Jeff Baker

What’s the first thought that crosses your mind when you open up an article and are greeted with a stock image of three businesspeople pointing at a graph on a whiteboard?

Boring. Safe. Uninspired. No thank you.  

Stock images prime a reader’s brain for stock content. It doesn’t matter if you have a Pulitzer Prize-winning piece desperately seeking eyeballs below that image – no one is ever going to see it if you have primed them for blandness.

So… if it’s such a bad idea, why have we been doing it for years?

It’s simple. Five years ago the market was getting saturated with text-heavy news and blog content. All text, all day. We needed something visual to break apart the walls of text in order to maintain our short attention spans. Cue: stock images. It worked. It added a visual element that was (somewhat) related to the text.

Studies show that Facebook posts with images get 2.3 times more engagement than those without. We are visual creatures, indeed.

The average person's attention span is only 8.25 seconds.

But before you knew it, the web was flooded with images of businessmen writing jargon on glass windows. What used to be a good technique to capture attention on-page, or in a social media link, has become a warning sign that says: “We couldn’t come up with any interesting visuals for this content. Oh, and this content might not be interesting either.”

Well… what happened?

We killed stock images. No, seriously, we killed them. Everyone in digital marketing has blood on their hands, and we are as guilty as the rest.

Stock imagery was killed by consumer preference.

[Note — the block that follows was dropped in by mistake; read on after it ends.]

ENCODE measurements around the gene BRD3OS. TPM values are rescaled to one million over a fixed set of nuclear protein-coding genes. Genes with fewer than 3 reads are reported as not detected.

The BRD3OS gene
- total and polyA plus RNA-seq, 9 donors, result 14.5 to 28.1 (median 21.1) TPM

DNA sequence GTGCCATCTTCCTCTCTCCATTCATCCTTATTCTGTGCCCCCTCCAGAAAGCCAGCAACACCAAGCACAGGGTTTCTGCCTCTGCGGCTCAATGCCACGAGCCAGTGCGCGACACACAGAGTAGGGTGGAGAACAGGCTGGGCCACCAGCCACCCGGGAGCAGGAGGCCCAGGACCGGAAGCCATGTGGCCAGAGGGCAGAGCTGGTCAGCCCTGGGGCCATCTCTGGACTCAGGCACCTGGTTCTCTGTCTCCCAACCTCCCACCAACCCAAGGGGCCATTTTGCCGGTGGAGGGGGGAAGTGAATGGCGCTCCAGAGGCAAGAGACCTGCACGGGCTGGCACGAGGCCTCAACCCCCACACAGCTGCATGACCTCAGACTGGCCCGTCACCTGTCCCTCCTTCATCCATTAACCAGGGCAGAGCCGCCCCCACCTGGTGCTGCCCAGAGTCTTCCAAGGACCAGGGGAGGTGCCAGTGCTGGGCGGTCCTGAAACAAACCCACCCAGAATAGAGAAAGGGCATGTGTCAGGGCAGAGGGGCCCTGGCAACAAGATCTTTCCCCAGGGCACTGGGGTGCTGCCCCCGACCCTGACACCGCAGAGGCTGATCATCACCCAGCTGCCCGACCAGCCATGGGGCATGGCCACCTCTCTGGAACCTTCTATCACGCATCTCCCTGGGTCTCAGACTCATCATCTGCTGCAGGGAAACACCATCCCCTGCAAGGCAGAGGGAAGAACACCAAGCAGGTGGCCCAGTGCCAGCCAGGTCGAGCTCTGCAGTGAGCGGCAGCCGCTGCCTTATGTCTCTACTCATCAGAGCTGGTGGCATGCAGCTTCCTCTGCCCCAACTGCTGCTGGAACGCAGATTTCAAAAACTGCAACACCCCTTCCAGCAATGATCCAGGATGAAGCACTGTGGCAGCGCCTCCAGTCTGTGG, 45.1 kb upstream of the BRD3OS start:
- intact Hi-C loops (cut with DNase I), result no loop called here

The audience started to demand more relevant content (as it should!). We demand that content provides value from top to bottom. It’s no longer just about the words written on a page; it’s about how those words are formatted and the choice of embedded media presented at the right time during the story.

There is simply no room for content for the sake of content.

We. Don’t. Have. The. Time.

We have had a taste for sweet, sweet valuable content, and we aren’t turning back.

Prove it, tough guy!

One of our clients in the B2C technology sector has a blog that performs relatively well, driving roughly 13,500 visitors per quarter. The average blog brings in 75 visitors per quarter, not bad. For top-of-funnel awareness, the blog is doing a fine job.

It’s fine, not spectacular. And spectacular is what the market craves.

So we looked over the articles – a simple subjective inspection of the content. The stock images stuck out like a sore thumb. For B2C, it’s particularly blatant. And even more so for clients that have edgy brand voices.

We determined that the blog articles needed custom graphics that could serve as the teaser image in social media sharing and be embedded in the content to better convey the a concept. In just three months and with 15 articles, we saw the following results:

  • Five of the top 12 performing articles on the entire blog (of 180 total) had custom images.
  • Those top five articles alone drove an average of 369 visitors (+492% more than the average blog).
  • The same five articles accounted for 14% of all blog traffic driven to the site.
Using custom content marketing imagery, a Brafton client experienced fantastic results!

Need more proof?

  • Infographics are „liked“ and shared on social media 3X more than other any other type of content.
  • Researchers found that colored visuals increase people’s willingness to read a piece of content by 80%

So… Do I burn all my stock photos?!

Listen, you’re not going to be able to create hyper-relevant custom graphics for every blog post. It’s unrealistic, and it can get expensive. We are guilty as well; with the amount of blogs we write, it’s unsustainable to create a custom image for every single blog post. So when you have to use stock images, make sure of two things:

  1. They aren’t overly stock looking.
  2. They are as relevant to the topic as possible.

But when you can create custom images, do it. Intuitively, you know it’s the direction of the market. Scientifically, the data backs up that intuition.